BOSTON (CBS) – The average age of a couple getting married today is older, for a man it’s 31 and a woman 29 according to the Knot.com. That may mean merging two households. So what should be owned individually or owned jointly?
- If you both own your own home, you may want to consider selling them and buying one jointly. If you sell one and move into the other, decide the ownership issues. Do you add your new spouse to the deed? Do you add them to the mortgage as a responsible party? Have fun deciding which furniture you keep and whose goes to Goodwill.
- A marriage does not automatically meld credit reports. If one of you has a lousy credit report and is getting out of debt, be sure to keep things separate. If you do want to buy a house in the future you will have one good credit report and one good credit score.
- If you bring credit card debt or school loans into this new union you are responsible for paying off your own debt.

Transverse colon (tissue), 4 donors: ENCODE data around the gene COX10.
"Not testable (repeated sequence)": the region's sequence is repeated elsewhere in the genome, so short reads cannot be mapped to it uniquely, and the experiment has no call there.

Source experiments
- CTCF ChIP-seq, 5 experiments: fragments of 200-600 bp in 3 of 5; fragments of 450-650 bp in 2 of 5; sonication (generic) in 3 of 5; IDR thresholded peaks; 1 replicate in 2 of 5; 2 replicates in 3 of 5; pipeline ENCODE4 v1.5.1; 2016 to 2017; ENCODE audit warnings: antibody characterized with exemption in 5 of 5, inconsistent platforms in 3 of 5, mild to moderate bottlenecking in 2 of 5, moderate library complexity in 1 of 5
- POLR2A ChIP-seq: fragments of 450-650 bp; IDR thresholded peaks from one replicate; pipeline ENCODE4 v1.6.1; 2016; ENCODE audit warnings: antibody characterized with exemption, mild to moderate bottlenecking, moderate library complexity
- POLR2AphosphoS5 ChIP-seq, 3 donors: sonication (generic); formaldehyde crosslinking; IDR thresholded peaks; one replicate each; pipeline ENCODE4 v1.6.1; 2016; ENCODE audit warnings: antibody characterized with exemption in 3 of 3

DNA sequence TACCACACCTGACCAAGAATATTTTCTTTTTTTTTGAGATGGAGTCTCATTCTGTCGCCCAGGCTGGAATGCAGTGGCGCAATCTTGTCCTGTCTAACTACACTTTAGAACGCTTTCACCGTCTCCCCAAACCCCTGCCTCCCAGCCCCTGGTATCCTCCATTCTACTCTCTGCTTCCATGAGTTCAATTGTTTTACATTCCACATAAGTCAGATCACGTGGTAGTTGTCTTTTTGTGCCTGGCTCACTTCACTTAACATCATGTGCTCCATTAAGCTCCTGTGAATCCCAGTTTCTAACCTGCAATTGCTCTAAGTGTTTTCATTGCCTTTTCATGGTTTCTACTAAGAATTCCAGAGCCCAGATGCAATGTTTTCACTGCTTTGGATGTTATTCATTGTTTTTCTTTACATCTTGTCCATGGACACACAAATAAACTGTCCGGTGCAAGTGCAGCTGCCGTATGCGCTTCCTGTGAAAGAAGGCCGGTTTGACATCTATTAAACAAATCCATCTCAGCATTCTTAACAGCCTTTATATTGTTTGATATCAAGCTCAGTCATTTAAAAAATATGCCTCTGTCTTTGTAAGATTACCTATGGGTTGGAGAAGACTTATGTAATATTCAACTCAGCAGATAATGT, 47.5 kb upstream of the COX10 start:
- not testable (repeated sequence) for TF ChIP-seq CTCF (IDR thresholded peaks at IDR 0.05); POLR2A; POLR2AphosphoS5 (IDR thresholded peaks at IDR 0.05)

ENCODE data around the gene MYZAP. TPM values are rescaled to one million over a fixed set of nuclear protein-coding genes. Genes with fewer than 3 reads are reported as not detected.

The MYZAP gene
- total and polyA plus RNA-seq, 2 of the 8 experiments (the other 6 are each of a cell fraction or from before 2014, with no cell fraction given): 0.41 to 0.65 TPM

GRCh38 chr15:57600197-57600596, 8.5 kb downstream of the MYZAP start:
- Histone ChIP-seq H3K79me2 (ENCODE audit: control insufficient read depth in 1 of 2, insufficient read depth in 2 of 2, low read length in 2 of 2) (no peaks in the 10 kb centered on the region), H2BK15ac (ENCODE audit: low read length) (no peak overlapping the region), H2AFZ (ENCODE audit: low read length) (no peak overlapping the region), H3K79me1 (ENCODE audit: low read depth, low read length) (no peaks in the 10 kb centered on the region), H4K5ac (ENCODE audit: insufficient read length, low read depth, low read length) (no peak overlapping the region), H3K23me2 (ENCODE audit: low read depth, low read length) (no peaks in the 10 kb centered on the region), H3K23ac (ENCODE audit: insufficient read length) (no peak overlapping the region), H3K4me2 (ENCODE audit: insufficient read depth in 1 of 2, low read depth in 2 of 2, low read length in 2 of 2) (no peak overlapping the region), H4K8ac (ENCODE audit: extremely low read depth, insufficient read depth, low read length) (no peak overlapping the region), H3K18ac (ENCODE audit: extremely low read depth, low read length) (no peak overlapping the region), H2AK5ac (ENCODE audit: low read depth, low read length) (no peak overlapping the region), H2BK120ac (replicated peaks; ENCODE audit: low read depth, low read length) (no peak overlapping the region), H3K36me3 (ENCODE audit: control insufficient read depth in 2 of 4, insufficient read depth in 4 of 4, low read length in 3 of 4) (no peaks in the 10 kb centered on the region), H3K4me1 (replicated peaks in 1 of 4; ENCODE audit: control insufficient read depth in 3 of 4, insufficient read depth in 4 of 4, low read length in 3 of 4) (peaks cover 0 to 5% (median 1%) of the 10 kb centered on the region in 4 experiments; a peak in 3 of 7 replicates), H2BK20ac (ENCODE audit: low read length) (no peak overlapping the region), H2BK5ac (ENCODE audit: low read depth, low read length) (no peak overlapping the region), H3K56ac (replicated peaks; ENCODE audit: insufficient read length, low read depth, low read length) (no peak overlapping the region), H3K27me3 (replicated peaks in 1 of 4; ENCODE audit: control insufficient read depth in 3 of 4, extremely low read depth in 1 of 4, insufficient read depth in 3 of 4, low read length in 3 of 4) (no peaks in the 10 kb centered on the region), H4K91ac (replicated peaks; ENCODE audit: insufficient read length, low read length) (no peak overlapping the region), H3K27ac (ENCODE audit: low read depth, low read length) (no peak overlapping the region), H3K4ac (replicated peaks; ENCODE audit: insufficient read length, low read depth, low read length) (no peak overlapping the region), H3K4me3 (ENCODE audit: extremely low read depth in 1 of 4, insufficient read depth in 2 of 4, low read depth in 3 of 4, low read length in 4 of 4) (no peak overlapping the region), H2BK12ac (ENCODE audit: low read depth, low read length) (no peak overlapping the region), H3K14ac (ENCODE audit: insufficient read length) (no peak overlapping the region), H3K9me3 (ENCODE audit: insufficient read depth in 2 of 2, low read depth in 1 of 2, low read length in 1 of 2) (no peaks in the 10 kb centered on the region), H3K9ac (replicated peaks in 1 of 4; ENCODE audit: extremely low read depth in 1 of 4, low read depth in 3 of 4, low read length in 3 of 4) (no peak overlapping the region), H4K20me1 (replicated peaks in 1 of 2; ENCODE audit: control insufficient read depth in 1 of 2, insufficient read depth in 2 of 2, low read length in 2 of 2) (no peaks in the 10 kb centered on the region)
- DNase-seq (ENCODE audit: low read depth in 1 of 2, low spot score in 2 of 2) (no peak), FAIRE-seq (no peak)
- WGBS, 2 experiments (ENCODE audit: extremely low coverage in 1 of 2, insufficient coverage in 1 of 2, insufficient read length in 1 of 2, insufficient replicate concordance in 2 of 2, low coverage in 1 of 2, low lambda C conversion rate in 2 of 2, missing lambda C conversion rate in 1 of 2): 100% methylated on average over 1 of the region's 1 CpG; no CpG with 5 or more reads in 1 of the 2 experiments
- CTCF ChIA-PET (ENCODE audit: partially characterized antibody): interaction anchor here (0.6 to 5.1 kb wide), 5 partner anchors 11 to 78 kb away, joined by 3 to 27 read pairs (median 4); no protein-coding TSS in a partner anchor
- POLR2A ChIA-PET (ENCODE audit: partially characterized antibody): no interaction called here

- Consider a joint checking account for household expenses and savings, but keep your individual checking accounts if you are both working. It is good to have your own money.
- Credit Cards: keep your own card and you are responsible for the payments. Consider having a joint card for the household purchases. No one needs more than two or 3 credit cards!
- Stocks, bonds, mutual funds, savings: any assets you bring into the marriage leave in your individual accounts. Then discuss joint accounts for your future goals dipping into your individual accounts to help reach those goals.
- Retirement plans: be sure you are both taking advantage of what’s available from your employer and contributing the maximum you can afford.
- Beneficiary designations: be sure your spouse inherits your life insurance, IRAs, retirement plans, pensions or annuities by updating beneficiary designations.
- Health Insurance: who has the better insurance? Review the policies carefully.
- Estate Planning: time to re-do your estate planning now that you are married.